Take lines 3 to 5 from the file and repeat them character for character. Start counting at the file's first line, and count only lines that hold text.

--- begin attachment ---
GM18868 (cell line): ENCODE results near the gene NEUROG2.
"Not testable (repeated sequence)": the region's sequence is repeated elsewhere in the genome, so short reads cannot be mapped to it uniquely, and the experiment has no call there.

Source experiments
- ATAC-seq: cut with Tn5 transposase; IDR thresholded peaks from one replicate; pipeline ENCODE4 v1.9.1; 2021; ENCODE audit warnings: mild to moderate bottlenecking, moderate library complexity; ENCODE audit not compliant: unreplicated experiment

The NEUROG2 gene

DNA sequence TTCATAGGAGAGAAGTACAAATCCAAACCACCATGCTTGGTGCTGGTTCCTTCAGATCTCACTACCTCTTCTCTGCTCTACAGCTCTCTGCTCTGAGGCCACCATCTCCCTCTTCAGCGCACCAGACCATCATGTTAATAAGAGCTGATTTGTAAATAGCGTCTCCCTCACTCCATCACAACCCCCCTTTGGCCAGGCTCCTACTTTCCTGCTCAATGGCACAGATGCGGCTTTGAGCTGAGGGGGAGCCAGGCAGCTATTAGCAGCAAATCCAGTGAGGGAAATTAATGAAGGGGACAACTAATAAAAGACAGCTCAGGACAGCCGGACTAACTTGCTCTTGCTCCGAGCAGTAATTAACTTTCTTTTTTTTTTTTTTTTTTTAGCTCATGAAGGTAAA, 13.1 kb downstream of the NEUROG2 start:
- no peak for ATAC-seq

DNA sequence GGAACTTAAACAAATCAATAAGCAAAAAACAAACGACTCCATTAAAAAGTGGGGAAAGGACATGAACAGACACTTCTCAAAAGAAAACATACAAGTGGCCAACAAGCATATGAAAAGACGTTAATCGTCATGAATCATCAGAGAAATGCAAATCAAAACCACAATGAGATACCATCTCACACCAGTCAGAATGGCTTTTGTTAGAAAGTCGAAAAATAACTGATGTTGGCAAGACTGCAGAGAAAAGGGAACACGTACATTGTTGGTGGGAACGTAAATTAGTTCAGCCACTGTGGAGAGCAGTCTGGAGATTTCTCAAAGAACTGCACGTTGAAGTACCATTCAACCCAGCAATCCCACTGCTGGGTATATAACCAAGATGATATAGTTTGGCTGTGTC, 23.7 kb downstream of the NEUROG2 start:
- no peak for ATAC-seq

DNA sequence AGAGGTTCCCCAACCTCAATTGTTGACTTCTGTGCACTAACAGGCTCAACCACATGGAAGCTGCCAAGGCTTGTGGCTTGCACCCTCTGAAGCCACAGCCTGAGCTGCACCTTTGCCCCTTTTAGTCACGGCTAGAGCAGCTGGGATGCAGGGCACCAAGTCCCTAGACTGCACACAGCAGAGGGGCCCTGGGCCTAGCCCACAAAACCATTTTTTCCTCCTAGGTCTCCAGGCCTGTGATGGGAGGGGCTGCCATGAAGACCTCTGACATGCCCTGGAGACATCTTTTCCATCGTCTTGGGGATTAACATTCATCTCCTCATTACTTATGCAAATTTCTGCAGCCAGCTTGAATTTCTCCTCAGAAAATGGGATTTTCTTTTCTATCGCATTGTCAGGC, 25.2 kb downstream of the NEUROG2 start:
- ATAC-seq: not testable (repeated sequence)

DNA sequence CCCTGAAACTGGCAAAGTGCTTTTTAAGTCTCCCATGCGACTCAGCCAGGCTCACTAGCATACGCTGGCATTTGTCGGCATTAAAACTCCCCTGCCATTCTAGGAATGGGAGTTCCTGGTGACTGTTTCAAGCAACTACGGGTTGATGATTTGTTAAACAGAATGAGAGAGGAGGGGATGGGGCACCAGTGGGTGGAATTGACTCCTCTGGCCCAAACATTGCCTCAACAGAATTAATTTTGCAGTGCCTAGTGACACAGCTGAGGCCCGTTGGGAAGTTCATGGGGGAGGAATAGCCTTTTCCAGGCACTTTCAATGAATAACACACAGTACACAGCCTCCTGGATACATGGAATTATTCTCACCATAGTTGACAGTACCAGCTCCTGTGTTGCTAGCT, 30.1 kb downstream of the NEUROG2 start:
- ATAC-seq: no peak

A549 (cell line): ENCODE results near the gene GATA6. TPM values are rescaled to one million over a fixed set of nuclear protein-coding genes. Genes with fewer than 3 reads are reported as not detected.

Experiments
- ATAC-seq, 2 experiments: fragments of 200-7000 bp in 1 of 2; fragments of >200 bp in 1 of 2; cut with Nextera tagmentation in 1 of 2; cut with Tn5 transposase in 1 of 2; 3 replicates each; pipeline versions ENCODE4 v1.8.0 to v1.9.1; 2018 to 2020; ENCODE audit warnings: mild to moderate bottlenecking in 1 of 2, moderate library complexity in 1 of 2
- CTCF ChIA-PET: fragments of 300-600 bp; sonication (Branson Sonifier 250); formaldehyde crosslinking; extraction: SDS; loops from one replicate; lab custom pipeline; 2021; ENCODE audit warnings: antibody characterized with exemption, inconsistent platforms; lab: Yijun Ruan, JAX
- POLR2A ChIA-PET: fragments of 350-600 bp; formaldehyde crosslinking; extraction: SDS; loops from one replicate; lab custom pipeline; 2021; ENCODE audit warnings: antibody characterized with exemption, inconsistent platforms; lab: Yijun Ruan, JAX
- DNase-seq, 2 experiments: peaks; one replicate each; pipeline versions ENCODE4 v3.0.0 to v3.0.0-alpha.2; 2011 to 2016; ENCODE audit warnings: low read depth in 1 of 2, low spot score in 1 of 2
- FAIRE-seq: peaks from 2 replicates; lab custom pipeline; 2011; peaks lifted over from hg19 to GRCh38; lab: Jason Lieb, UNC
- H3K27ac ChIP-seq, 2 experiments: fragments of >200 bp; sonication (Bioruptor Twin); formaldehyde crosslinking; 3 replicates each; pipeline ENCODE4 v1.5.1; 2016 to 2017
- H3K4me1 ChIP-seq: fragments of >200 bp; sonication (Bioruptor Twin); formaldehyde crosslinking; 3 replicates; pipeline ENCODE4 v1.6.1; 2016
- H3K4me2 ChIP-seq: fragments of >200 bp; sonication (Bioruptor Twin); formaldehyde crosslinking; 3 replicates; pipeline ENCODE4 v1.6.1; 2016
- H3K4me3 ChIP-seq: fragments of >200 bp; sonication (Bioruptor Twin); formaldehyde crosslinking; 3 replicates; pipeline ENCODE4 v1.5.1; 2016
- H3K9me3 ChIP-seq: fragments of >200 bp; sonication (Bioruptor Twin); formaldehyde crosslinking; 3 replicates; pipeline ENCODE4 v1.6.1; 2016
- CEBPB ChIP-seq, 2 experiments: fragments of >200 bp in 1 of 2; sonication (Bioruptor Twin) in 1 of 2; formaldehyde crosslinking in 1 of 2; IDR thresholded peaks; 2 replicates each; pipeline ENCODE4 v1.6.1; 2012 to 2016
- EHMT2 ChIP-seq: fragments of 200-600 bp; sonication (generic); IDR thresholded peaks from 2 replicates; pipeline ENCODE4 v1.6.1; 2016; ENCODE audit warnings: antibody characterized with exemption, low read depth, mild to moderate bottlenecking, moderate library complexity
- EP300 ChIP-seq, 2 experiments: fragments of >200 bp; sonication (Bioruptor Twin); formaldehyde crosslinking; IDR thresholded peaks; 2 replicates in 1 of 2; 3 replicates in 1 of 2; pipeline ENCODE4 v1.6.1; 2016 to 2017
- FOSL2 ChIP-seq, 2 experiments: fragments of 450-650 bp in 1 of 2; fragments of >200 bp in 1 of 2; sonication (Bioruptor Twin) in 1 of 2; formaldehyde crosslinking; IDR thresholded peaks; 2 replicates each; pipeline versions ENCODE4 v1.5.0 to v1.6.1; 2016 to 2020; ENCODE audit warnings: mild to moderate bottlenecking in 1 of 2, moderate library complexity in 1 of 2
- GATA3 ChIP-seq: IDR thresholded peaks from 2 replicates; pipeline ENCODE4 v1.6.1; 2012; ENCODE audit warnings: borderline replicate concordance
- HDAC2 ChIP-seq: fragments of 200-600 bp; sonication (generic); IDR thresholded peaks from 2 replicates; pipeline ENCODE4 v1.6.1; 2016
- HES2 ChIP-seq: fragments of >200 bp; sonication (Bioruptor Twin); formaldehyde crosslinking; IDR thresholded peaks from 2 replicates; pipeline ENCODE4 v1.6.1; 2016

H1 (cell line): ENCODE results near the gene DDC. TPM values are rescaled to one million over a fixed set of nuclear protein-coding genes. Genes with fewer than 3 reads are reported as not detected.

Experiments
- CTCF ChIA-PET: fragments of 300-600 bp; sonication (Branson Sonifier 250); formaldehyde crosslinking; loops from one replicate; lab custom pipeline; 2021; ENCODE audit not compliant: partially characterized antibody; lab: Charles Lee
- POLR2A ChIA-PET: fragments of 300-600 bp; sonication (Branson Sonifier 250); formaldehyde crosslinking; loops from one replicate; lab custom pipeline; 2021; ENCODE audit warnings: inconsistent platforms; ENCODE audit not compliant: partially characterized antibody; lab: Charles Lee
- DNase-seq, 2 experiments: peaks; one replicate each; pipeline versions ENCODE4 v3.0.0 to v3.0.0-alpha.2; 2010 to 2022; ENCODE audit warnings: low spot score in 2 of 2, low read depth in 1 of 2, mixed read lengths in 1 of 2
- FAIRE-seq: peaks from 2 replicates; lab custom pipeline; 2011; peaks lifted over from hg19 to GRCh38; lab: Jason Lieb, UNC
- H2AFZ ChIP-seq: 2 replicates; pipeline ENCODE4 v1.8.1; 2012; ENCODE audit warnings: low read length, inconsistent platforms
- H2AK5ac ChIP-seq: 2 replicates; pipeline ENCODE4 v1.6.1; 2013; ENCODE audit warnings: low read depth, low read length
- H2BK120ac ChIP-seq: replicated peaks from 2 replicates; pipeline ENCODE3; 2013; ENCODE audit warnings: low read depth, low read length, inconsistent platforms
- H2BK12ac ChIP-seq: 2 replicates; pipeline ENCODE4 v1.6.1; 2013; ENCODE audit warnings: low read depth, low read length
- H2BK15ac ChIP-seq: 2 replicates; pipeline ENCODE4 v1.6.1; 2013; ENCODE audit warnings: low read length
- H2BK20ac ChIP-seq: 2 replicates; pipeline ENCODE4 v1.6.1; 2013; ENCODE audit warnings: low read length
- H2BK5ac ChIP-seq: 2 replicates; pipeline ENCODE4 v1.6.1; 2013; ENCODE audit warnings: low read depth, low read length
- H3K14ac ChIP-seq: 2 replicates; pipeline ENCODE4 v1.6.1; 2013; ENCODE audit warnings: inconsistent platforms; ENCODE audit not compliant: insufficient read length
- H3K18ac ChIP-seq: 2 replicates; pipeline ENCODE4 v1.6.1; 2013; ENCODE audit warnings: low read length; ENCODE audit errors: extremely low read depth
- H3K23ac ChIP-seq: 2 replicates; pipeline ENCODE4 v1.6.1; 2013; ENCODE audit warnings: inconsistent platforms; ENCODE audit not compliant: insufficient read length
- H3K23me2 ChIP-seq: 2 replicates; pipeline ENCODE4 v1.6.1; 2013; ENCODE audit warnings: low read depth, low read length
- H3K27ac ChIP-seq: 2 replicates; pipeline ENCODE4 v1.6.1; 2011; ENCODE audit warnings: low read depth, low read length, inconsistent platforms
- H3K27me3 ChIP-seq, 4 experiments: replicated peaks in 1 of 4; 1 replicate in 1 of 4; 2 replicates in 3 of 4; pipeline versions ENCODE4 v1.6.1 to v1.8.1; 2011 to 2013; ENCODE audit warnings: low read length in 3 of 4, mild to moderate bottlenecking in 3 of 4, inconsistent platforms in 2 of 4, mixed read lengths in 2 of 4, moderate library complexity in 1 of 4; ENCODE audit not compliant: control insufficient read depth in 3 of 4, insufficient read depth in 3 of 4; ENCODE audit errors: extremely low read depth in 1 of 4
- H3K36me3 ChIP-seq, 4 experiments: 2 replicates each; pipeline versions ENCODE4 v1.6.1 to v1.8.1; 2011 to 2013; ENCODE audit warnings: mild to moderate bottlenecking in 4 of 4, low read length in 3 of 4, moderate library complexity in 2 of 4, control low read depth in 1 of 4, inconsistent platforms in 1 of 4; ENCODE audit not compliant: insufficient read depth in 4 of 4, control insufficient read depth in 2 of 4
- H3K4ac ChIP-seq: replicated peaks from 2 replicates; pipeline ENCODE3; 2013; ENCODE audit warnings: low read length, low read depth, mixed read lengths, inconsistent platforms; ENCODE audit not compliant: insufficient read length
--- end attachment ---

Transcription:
Source experiments
- ATAC-seq: cut with Tn5 transposase; IDR thresholded peaks from one replicate; pipeline ENCODE4 v1.9.1; 2021; ENCODE audit warnings: mild to moderate bottlenecking, moderate library complexity; ENCODE audit not compliant: unreplicated experiment

The NEUROG2 gene